by Joseph DeSisto
Today’s story comes from the tiny but remarkable twirler moths, the Gelechiidae. The moths themselves are small and typically brown, attracting little attention, while the caterpillars go by names like splitworm, bollworm, pinworm, tuberworm, and so on, usually referring to the plant tissues they consume.
Human interest in twirler moths, then, is largely focused on their relationships with the plants that both humans and twirlers relish — potatoes, tomatoes, grains, almonds, and many others.
Twirler caterpillars live sheltered lives — they typically either live inside twigs, fruit, leaves, or other plant tissues, or else use silk to roll leaves into shelters. This way the caterpillars can dine in relative peace, with fewer predators able to find and attack them.
Shelters can be effective against spiders and wasps, but they haven’t stopped humans from using all kinds of strategies, from pesticides to natural predator, to keep twirler caterpillars out of their crops. With good reason — many of these caterpillars cost farmers a huge portion of their annual yield.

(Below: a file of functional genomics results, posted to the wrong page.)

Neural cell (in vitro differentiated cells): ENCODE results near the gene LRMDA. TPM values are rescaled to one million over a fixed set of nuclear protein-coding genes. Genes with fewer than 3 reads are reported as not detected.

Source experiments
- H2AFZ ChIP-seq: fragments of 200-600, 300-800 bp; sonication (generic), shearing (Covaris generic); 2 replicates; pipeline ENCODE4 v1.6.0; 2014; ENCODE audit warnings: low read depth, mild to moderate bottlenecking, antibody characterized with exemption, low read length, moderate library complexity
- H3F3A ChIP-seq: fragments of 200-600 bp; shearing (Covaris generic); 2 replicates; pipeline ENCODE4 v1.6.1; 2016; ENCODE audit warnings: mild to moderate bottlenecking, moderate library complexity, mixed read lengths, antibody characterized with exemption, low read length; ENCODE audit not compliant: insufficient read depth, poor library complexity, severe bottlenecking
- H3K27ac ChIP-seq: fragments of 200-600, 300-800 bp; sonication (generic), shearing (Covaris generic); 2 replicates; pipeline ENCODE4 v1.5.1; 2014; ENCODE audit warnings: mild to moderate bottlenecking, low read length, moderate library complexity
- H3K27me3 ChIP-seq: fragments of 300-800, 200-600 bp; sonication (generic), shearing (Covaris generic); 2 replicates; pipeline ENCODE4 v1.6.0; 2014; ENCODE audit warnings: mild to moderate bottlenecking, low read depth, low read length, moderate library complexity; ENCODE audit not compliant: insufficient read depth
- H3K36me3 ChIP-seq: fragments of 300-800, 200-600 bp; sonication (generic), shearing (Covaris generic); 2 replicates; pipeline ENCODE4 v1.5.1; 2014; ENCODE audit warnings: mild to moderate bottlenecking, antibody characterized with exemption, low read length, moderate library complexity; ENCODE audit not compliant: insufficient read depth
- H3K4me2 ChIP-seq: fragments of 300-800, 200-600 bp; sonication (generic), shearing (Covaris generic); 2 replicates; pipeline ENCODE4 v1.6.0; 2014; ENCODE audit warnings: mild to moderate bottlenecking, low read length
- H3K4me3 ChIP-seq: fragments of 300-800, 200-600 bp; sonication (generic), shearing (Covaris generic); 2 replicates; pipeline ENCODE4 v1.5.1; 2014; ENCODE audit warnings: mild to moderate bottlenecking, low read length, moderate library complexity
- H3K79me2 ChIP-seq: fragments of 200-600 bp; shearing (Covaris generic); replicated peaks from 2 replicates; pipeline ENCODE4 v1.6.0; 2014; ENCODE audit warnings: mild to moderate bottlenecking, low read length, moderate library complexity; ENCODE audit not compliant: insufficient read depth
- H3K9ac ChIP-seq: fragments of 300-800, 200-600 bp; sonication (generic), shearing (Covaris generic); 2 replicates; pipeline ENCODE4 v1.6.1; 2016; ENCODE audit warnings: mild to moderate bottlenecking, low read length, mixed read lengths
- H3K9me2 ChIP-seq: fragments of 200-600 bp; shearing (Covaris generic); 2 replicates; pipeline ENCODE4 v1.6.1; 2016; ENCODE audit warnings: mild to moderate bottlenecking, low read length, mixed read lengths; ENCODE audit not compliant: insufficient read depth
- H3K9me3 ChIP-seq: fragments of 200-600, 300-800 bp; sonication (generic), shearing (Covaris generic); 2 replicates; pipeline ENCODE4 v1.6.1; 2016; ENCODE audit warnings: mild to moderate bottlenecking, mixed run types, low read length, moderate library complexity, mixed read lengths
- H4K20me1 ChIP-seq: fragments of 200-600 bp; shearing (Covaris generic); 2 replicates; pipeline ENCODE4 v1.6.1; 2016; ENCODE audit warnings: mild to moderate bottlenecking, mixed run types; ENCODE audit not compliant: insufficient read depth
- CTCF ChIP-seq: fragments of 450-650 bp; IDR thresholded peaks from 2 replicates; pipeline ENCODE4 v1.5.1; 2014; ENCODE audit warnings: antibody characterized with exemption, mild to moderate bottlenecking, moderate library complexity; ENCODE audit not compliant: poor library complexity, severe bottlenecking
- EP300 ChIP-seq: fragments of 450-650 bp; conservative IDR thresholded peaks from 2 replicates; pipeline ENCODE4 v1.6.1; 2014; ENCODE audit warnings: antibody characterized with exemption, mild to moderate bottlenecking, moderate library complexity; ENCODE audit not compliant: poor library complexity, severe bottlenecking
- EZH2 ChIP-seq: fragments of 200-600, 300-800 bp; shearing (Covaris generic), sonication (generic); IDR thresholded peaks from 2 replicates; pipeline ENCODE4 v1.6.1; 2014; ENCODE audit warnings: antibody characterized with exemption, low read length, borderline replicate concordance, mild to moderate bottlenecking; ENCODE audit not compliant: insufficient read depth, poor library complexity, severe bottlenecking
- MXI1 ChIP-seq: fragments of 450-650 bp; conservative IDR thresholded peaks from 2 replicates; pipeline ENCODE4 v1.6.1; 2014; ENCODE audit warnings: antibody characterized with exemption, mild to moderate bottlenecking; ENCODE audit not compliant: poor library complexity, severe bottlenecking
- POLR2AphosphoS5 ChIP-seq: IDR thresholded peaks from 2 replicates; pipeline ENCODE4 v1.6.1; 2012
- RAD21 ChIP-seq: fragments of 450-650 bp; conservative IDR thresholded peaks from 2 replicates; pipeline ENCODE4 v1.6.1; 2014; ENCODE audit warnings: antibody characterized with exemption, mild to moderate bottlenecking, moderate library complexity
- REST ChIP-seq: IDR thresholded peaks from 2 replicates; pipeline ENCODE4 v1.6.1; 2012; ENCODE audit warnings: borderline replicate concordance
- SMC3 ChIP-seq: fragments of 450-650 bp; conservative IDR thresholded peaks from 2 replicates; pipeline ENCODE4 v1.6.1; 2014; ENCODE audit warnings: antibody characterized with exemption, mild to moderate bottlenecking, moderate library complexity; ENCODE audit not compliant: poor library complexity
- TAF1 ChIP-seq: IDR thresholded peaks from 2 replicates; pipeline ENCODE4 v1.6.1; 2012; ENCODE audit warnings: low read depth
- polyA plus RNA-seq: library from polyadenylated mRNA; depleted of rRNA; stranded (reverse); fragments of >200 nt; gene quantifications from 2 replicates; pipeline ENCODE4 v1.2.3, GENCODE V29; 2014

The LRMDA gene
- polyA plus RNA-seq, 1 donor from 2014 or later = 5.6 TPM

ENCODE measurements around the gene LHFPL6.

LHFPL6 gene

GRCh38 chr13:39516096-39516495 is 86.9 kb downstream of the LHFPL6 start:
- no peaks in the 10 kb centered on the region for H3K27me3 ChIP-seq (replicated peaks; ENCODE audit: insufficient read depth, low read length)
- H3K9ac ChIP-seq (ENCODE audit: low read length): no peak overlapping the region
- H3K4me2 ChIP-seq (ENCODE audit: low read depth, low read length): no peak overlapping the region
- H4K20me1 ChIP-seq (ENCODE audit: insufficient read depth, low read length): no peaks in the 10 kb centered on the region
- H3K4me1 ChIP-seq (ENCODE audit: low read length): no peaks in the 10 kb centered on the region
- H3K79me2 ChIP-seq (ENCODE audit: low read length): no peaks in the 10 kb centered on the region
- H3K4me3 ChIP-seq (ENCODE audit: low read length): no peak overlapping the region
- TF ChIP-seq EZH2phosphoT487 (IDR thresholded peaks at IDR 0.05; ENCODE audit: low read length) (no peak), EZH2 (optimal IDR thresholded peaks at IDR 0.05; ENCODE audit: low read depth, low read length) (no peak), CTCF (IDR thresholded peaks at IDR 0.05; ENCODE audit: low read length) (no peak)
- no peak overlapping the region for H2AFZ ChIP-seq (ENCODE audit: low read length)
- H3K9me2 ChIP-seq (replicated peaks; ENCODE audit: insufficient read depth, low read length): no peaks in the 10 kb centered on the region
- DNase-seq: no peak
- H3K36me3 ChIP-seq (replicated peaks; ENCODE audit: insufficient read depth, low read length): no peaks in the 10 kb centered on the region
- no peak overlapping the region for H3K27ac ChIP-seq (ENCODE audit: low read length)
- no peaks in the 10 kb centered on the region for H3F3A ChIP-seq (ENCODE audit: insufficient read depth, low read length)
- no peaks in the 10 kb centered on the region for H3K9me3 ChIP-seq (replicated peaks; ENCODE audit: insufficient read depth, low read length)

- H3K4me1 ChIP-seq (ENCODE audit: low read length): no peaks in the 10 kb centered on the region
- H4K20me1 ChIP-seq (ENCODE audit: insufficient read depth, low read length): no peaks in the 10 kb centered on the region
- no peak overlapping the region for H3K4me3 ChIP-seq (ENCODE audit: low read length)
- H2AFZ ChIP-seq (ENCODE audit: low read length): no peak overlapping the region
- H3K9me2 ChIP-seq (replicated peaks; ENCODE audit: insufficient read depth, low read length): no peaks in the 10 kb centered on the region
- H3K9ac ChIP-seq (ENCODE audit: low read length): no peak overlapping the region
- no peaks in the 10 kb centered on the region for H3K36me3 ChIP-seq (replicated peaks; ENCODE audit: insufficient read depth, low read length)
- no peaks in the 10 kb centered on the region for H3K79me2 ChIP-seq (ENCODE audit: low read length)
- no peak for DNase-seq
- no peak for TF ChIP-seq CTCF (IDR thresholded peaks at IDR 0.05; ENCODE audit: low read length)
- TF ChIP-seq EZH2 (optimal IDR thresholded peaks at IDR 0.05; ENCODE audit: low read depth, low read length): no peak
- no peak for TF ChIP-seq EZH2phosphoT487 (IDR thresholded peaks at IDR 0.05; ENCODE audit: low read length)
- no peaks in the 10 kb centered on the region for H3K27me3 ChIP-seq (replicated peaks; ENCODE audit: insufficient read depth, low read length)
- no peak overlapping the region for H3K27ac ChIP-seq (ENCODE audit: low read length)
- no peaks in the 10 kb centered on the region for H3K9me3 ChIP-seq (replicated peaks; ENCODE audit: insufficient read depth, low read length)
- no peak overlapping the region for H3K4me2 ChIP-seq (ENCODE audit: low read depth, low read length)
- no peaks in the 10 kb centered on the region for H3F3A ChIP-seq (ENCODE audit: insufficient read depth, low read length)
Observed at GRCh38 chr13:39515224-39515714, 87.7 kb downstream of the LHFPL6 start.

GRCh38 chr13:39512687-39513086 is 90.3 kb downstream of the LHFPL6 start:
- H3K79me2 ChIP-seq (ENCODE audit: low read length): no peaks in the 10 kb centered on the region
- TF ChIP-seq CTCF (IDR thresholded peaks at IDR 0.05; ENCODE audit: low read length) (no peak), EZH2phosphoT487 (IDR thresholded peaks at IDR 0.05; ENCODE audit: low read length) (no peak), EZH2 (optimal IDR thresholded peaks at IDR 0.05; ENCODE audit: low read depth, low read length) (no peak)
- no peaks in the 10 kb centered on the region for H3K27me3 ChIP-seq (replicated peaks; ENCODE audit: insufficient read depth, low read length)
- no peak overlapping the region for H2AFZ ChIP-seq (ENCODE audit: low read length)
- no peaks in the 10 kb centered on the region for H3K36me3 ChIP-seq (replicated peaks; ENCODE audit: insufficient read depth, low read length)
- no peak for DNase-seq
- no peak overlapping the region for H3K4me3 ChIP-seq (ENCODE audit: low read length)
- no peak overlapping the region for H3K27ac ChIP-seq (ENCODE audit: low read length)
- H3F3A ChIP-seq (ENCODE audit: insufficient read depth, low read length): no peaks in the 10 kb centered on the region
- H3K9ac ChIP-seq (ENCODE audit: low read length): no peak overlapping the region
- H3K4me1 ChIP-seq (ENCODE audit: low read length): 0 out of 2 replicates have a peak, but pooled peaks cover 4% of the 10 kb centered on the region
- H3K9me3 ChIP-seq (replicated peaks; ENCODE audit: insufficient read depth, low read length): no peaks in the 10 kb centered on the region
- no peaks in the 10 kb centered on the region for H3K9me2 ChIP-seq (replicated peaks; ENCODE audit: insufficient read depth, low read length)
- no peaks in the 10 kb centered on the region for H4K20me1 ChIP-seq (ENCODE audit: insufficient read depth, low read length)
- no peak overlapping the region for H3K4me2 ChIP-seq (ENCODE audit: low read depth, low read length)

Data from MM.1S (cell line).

Today we are going to focus on one of these moths, the Guatemalan potato moth, Tecia solanivoria (GPM). GPM caterpillars feed underground by boring into a potato and hollowing out a set of tunnels, in which they live until ready to emerge as adult moths. By eating out the inside of the potato, the caterpillars not only damage the crop themselves, they also allow fungi to enter the potato and begin the decomposition process, resulting in a rotten vegetable.
The caterpillars can feed on potatoes both before and long after harvest. As a result, they are easily spread when infested potatoes are shipped across long distances. Although GPM is native to Guatemala, it was first discovered in Costa Rica where it had been introduced in imported potatoes. Entomologists estimate that the introduction occurred in 1970, but the species was not formally described until three years later (Povolny 1973).
Why so long between introduction and description? Here I must editorialize — if Central America had had an active expert in gelechiid taxonomy, the species that was causing so much damage would surely have been discovered much earlier, perhaps even before the species ever left Guatemala! Instead the species was described by a Czech taxonomist, by which time Central American farmers were reporting 20-40% crop losses to the unnamed pest (Povolny 1973). The “outsourcing” of tropical biodiversity research to scientists in first-world countries can have dire consequences.